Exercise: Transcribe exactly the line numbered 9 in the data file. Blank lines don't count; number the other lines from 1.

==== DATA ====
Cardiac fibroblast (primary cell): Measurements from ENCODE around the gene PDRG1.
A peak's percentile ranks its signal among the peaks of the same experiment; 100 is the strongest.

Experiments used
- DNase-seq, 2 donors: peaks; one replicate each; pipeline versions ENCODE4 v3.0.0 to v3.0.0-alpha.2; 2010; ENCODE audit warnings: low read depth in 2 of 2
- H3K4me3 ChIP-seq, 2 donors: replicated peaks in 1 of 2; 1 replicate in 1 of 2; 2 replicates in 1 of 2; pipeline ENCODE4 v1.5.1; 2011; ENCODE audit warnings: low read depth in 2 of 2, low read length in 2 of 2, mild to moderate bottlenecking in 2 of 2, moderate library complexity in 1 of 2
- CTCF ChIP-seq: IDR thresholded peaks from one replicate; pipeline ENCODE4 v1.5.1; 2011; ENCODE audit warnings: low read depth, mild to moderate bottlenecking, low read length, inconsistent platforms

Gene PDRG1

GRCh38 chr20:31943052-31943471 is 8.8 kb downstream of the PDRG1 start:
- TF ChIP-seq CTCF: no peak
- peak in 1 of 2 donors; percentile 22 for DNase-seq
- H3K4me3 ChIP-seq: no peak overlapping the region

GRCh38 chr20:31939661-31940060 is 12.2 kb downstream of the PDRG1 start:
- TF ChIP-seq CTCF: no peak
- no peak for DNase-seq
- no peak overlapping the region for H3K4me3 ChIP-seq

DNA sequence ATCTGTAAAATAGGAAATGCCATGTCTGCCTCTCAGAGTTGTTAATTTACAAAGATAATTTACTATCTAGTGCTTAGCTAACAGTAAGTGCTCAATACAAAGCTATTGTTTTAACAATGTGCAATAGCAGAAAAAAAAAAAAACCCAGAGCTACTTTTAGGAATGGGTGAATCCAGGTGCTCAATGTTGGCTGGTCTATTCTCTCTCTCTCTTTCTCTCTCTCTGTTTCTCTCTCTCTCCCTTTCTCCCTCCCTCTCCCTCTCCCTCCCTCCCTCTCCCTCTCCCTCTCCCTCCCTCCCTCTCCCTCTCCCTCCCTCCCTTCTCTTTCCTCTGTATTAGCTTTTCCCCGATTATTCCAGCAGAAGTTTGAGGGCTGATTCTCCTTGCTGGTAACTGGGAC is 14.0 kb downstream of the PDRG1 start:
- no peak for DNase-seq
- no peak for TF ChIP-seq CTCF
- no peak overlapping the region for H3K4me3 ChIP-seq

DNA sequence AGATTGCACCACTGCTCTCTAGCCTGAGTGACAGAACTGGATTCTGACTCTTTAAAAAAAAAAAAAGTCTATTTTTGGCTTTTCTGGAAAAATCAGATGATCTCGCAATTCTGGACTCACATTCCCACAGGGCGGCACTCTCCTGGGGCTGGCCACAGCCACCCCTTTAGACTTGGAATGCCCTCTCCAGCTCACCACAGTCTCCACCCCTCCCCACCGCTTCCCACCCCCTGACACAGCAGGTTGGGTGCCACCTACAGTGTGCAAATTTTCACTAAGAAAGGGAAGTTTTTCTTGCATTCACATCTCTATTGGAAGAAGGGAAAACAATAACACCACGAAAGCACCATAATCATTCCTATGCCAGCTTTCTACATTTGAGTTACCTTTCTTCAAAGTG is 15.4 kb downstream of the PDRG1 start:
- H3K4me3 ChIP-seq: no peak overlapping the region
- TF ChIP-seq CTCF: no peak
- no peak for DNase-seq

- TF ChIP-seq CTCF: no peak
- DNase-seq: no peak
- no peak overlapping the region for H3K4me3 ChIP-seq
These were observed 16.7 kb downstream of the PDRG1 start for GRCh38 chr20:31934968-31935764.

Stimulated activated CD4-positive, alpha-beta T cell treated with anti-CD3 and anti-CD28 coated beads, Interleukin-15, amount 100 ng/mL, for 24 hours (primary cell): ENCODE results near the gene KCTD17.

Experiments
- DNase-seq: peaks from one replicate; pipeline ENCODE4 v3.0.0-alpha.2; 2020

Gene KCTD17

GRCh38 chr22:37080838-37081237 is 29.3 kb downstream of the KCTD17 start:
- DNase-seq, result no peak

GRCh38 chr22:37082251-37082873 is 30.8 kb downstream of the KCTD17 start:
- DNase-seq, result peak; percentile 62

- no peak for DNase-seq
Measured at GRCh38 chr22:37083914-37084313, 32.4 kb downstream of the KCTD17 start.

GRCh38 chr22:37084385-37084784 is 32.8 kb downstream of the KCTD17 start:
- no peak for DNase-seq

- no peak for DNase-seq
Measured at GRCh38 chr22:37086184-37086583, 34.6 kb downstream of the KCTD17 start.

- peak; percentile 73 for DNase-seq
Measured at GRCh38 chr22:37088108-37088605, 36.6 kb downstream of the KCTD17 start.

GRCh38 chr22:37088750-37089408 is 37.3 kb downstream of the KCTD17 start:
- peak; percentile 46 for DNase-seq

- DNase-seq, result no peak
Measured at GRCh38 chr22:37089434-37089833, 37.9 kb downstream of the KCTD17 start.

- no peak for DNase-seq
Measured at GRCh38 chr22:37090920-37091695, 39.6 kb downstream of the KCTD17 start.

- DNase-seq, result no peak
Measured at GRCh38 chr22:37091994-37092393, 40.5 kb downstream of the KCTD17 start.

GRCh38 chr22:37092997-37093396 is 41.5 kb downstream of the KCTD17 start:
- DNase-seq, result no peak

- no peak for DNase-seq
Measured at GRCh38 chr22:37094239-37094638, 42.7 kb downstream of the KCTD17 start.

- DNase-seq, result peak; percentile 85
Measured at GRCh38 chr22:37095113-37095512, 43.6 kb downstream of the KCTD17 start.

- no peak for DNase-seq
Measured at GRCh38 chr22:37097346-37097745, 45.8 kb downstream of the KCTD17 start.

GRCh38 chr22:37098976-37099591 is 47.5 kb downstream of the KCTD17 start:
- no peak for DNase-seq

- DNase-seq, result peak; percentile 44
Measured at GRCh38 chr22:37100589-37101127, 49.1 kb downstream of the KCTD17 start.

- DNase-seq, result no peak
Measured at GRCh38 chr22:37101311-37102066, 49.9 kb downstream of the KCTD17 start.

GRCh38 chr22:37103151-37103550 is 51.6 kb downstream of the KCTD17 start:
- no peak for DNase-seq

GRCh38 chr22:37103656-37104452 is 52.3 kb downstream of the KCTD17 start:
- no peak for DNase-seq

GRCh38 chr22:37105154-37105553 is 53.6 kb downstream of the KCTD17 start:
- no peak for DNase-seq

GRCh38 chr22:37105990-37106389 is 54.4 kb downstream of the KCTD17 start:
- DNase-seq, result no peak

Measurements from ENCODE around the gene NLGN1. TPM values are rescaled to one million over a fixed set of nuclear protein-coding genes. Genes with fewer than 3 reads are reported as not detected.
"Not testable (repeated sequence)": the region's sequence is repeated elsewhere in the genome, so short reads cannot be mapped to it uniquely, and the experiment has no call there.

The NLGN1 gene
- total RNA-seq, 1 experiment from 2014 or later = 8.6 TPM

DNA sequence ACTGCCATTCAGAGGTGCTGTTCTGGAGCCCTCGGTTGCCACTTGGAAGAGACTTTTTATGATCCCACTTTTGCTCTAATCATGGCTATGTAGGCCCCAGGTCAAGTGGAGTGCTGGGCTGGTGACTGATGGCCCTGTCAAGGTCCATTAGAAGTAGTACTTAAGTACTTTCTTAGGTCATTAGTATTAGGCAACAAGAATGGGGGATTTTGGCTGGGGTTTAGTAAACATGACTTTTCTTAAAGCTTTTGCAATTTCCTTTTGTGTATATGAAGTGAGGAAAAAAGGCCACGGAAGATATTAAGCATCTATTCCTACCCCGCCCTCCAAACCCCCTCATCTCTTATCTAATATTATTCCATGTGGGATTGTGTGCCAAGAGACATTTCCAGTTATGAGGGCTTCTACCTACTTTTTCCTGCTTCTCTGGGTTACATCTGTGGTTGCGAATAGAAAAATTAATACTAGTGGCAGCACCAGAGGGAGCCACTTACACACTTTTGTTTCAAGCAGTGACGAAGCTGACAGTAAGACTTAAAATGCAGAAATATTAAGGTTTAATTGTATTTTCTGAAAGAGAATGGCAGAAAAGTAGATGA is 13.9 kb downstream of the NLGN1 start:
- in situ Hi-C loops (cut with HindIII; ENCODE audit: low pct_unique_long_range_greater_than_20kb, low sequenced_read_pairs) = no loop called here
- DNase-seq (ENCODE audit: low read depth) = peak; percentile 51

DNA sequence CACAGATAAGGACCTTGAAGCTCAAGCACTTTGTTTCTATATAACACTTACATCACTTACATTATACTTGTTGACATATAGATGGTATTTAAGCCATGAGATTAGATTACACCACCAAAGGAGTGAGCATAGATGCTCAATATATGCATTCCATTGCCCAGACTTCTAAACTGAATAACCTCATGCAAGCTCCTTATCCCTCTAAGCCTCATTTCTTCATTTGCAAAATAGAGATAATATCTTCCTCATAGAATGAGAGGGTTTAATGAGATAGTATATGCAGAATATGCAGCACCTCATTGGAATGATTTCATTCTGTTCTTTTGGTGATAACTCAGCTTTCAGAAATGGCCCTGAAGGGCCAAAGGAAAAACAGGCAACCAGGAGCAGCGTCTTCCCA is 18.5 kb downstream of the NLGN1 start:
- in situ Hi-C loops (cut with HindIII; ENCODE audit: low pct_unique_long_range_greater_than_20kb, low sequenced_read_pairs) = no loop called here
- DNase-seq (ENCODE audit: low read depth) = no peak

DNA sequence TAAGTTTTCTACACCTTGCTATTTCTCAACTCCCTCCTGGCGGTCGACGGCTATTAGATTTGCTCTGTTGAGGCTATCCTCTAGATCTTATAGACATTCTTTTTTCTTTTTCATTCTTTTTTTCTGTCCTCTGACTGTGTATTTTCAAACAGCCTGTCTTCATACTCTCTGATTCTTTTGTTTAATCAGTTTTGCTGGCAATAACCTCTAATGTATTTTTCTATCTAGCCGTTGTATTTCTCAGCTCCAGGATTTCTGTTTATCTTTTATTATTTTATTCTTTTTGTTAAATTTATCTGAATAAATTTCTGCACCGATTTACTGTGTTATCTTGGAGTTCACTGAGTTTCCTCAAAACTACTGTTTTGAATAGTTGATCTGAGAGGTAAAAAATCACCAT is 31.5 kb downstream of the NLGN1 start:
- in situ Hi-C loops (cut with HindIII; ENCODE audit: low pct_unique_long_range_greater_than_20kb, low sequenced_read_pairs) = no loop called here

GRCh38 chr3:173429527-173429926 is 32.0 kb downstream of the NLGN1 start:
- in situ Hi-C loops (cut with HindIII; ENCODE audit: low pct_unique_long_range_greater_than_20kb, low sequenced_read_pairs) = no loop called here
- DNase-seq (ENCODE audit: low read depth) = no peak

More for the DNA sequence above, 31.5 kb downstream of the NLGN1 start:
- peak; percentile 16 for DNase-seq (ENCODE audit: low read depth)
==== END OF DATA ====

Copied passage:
- TF ChIP-seq CTCF: no peak